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Hergest Ridge WB-008


Hergest Ridge, G/WB-008 - 426m ASL - SO 254 562 - OS Explorer 201 - 1 SOTA point        Map & summit information from SOTAwatch    Click to return to summit index


This was our second summit of the day on Thursday 31st August 2006.  We drove away from Hegdon Hill G/WB-023, and back into the town of Leominster, where we had began the day earlier.  We passed through the town, continuing on the A44 to Kington.  We tried to remember where the access point for the Offa's Dyke Path was, and managed to find it on the west side of the town by Hergest Croft Gardens.  Unlike last time, when the whole lane was filled with a line of parked cars in June 2005, we were alone in the area this morning.  We enjoyed our rapid paced stroll up inclining Offa's Dyke Path, with a firm trodden grass surface beneath making for comfortable going.  Last time, we had 'declared' within the ancient racecourse, half a mile short of the actual summit, but comfortably within the activation area which forms a kilometre-long strip all over 406m ASL.  Like with Black Mountain G/WB-001 two days ago, Jimmy insisted that the summit true was reached.

Tom M1EYP/P on Hergest Ridge G/WB-008        Jimmy M3EYP/P on Hergest Ridge

The summit area was marked by an arrangement of boulders, and it was here we settled down to set up the radio station.  We hoped for another quick activation, but things would suddenly stop running quite as smoothly as for the past couple of days.  Our CQ calls attracted no response whatsoever, resulting in several changes of mode and polarisation to try 2m SSB.  This also proved unsuccessful, but a burst of audio was heard during one of the frequency changes to the SSB part of the 144MHz band.  I had found a strongly received QSO on 144.700MHz FM.  We broke in and worked these two stations.  Shortly Frank G3RMD found us, and our third contact was in the logbook; we were nearly there.  Well not quite.  Still we failed to attract a response through our calls, and we eventually returned to 144.700MHz FM while a mobile station on there drove to the top of his local hill to afford us the all-important fourth contact.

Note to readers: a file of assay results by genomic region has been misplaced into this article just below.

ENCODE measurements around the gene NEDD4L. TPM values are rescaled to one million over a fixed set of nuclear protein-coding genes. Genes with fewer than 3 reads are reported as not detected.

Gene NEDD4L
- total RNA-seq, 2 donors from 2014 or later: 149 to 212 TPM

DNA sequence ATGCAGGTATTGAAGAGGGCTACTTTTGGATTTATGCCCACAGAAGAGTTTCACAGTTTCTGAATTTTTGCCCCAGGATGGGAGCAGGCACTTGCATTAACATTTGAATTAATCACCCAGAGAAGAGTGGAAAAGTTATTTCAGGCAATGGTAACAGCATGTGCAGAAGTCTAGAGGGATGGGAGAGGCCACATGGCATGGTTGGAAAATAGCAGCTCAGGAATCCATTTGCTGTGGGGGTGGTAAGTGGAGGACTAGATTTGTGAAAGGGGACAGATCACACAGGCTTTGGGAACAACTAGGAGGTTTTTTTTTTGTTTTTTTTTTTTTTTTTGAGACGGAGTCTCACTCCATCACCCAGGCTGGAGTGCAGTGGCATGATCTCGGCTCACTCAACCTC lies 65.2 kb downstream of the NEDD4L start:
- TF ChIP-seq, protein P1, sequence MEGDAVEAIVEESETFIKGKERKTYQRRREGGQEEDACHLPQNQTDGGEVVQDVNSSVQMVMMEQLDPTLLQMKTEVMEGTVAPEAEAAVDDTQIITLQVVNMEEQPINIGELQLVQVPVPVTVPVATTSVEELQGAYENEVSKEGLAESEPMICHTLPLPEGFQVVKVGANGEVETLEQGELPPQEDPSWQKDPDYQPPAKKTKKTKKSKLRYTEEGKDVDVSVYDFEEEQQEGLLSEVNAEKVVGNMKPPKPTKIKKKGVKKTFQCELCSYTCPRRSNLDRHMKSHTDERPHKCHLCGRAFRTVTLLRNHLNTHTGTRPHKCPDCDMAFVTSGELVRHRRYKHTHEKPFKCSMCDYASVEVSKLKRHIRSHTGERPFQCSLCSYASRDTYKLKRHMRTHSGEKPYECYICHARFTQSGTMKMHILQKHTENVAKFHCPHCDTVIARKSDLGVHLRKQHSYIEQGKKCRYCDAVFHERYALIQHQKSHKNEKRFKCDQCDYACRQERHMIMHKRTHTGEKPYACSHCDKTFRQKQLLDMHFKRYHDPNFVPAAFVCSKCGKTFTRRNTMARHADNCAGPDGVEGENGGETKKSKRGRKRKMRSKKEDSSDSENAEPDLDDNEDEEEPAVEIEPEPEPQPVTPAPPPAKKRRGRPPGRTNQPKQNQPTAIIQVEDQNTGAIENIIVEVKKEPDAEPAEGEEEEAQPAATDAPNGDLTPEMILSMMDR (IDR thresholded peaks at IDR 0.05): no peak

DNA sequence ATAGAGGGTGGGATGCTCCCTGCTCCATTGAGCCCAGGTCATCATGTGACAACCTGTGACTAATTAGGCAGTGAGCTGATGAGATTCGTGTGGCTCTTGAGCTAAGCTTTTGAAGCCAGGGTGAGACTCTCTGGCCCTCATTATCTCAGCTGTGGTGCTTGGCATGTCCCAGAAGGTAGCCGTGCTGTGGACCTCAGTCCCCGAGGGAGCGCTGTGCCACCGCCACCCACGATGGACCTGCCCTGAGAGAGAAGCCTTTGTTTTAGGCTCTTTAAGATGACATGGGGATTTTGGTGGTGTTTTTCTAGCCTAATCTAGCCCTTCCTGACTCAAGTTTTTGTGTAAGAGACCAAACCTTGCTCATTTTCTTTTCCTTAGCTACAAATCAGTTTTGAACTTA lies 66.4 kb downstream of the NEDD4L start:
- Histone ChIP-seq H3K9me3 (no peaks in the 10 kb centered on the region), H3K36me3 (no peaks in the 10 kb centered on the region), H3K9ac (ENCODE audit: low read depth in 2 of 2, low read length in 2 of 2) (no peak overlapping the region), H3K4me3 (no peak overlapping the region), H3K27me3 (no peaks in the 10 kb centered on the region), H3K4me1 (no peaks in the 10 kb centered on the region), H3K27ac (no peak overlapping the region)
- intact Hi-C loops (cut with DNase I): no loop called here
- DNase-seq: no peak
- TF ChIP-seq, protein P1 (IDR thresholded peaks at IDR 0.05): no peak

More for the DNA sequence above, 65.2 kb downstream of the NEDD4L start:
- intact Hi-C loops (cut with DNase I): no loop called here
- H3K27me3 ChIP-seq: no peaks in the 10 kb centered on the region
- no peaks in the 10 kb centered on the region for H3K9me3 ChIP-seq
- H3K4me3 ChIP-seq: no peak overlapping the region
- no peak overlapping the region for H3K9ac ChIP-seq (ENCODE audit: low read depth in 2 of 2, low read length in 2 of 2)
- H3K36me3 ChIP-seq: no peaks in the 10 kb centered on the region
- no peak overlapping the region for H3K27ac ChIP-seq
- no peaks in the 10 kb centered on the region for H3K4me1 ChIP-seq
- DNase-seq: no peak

Jimmy visits the trig point early in the descent

Many thanks to the following stations, all worked on 2m FM with 2.5 watts:

2E1HKT Pershore Derek T, J
2E1HIG Droitwich David T, J
G3RMD Cheltenham Frank T, J
G0IBD/M Brierly Hill Dave T, J

We were disappointed to be walking away from the summit only at midday, when a typically rapid activation would have seen us away a good 75 minutes earlier.  The first objective of the return journey was to visit the nearby trig point, which sits at a point some 3m lower than the summit, for some reason.  Then we really picked up our walking pace for a hell-for-leather charge back to the car.

Perhaps this was a mistake, or at least somewhat over enthusiastic.  On the lower slopes, and as we approached the car, I noticed that my digital camera was missing.  It had been clipped to the waist strap of my rucksack, but wasn't now!  It had last been sighted when used for the photo at the trig point.  We retraced our steps towards the trig point, scouring the ground for the camera which now contained photos from the eleven activations undertaken on this trip.  I began to resign myself to the loss of the camera when three-quarters of the way back to the trig point.  However, a black dot on the ground caught my attention as we approached the far side of the old racecourse.  It was indeed the camera, and it was in full working order.  On the one hand, joy, but on the other, even more time lost from its intended purpose.  Still, the next target summit was only just over a mile away on the other side of Kington.  Onwards to Bradnor Hill G/WB-011.

Hergest Ridge 2005